The researchers also looked at the effects of polyunsaturated fats found in fish and vegetable oils on the occurrence of depression.  Professor Sanchez-Villegas , “In fact, we discovered that this type of healthier fats, together with olive oil, are associated with a lower risk of suffering depression”.

healthy eating tips would be to eat more polyunsaturated fats found in oily fish such as salmon, sardines, mackerel and also seeds such as sunflower, pumpkin, linseed and sesame seeds.

Try this delicious and easy seed mix

Seed Mix
It is useful to have a coffee grinder to grind nuts and seeds. Have a mix of one part each of sunflower, sesame and pumpkin seeds (these should be organic when posssible)) with two parts linseeds (flax) kept in an airtight container in the fridge. Take a good handful of this a day, grind in the coffee grinder and add to cereal, top onto yoghurt or add to salads. Delicious, packed full of good fats and has the added bonus of minerals and some protein too.


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Categories Alzheimers, In the news, Latest Research, Memory, Mental health, Uncategorized

Study shows raised homocysteine levels are linked to dementia

An article in Nature Journal confirms previous evidence that raised homocysteine levels are a likely primary predictor and potential cause of the brain damage that identifies Alzheimer’s.  ‘homocysteine is associated with an increase in the risk of cognitive impairment and dementia’ Levels of Homocysteine area associated with a lack of Vitamin B6, B12 and Folic acid.

Good dietary sources of these foods rich in B6, B12 and folic acid

Dark green leafy vegetables, Whole grains, Fortified breakfast cereals and fortified refined white flour. Whole grain flour. rice, black-eyed peas, lentils, bananas, avocado, broccolli, wheatgerm, peanuts, eggs, tuna, salmon.

More information about homocysteine and its effect on health

Test for high homocysteine levels

Categories Children, Elderly, Healthy eating, In the news, Nutrient deficiencies, Nutrition, Uncategorized

Nutrient deficiencies are sweeping across Britain

Millions of adults and children in the UK are risking poor health and even serious illness because of major shortfalls in their nutrition, according to an important new report out today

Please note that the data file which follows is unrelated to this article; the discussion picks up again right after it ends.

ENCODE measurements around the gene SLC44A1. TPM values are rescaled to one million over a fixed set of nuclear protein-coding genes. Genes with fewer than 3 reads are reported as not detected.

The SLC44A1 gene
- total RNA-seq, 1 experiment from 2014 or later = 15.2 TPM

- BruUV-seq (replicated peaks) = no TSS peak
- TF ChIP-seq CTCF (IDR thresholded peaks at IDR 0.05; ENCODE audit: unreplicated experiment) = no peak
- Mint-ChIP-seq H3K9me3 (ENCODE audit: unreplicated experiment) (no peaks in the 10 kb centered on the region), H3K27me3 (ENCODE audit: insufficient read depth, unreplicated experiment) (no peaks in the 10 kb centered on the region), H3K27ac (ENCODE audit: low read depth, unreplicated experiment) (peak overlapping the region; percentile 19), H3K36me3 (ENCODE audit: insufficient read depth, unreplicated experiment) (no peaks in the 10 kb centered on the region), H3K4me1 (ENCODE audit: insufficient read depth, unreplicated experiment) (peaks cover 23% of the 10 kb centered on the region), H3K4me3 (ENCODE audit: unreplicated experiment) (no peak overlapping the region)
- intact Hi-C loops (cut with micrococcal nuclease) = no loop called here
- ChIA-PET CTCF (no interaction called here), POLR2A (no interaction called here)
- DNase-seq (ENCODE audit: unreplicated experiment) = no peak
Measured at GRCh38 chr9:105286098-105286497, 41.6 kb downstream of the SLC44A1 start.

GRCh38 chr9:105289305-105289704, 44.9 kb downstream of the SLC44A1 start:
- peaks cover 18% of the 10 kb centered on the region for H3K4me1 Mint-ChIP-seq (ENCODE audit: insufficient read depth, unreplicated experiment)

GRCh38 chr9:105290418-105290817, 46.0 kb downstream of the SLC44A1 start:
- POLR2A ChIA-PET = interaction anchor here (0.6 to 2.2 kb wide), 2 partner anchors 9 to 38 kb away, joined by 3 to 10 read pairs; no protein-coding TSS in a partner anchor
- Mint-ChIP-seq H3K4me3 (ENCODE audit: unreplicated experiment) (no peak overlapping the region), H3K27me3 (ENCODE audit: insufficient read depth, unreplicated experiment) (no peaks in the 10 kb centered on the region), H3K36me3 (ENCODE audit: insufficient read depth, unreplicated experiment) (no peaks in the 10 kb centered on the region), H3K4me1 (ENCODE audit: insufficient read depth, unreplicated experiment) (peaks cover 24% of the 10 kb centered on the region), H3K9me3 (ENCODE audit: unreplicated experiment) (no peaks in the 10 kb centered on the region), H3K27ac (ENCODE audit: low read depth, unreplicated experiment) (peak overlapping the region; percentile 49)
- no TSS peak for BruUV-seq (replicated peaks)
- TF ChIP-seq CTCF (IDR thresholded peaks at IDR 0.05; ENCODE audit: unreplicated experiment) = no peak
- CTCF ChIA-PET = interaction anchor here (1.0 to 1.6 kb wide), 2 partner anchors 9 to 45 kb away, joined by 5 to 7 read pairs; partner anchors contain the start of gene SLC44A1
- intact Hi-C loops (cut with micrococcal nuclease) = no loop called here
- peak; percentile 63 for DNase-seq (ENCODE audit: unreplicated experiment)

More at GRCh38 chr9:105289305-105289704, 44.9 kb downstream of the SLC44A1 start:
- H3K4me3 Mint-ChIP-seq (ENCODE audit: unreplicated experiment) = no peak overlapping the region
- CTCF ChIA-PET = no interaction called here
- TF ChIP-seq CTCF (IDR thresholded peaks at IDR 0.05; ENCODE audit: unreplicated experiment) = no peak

The researchers found that a quarter of women have inadequate intakes of iron, more than 50% lack the antioxidant selenium and nearly one in 10 men are low in magnesium. Intakes of iron, magnesium, zinc, iodine and selenium are woefully low in adolescent girls and one in five pre-school children have abnormally low iron stores. A significant number of elderly people are also iron deficient. The team discovered that blood levels of vitamin D are too low to sustain normal bone health in a quarter of adults while fish intakes have declined in the last decade and are now too low to meet recommendations for omega-3 essential fatty acids.

The new report- ‘Towards a Healthier Britain 2010’ – reviewed the key areas where nutrition could be improved, with independent nutrition experts Dr Carrie Ruxton and Dr Pamela Mason examining the evidence from national dietary surveys. In addition, more than 70 scientific papers were explored looking at the potential role of vitamin supplementation.

Time to think about a multivitamin?

Categories Healthy eating, Nutrition, Spa News, Uncategorized

Smart Nutrition attends the Viva Mayr Xmas Party at the Austrian Embassy, London.

A great evening at the Viva Mayr Xmas party

Smart Nutrition spent an amazing evening last night with the team from Viva Mayr from the beautiful medical spa which is nestled amongst the hills and sits on the edges of a glorious lake in Austria.

We were lucky enough to sample some of the Viva culinary delights prepared by the head chef ‘Florian Klinger’. We chose from avocado spread a delicious smooth and creamy dip, artichoke hearts filled with artichoke and shrimp puree – pure heaven, pumpkin and parsnip soups…mmm,  steamed trout and vegetables which were exquisitely presented and finished off with some Austrian strudel cookies.

The Viva philosophy is all about eating well, a visit to the spa will help you to retrain your eating habits paying particular attention to chewing your food and supporting your digestion.

Still saving for a Viva trip then start putting the philosophy into practice at home.

Eat at a table and not crunched up on the sofa to give your digestive juices room to work.

Chew you food thoroughly – if you’re a fast eater and always finish first aim to finish after you partner.

Don’t drink lots of fluid with you meals as this dilutes stomach acid.

Don’t eat when you’re angry or upset as the hormone adrenaline that you produce at these times shuts down digestion.

Don’t eat on the go as again the energy needed for your digestion will be going to your muscles..

Chew chew chew chew  and chew…. this begins the whole digestive process and helps the body to start producing digestive juices.

Categories Healthy eating, In the news, Latest Research, Nutrition, Save money, Uncategorized, Weight management

Save money, Ditch the credit card and eat more healthily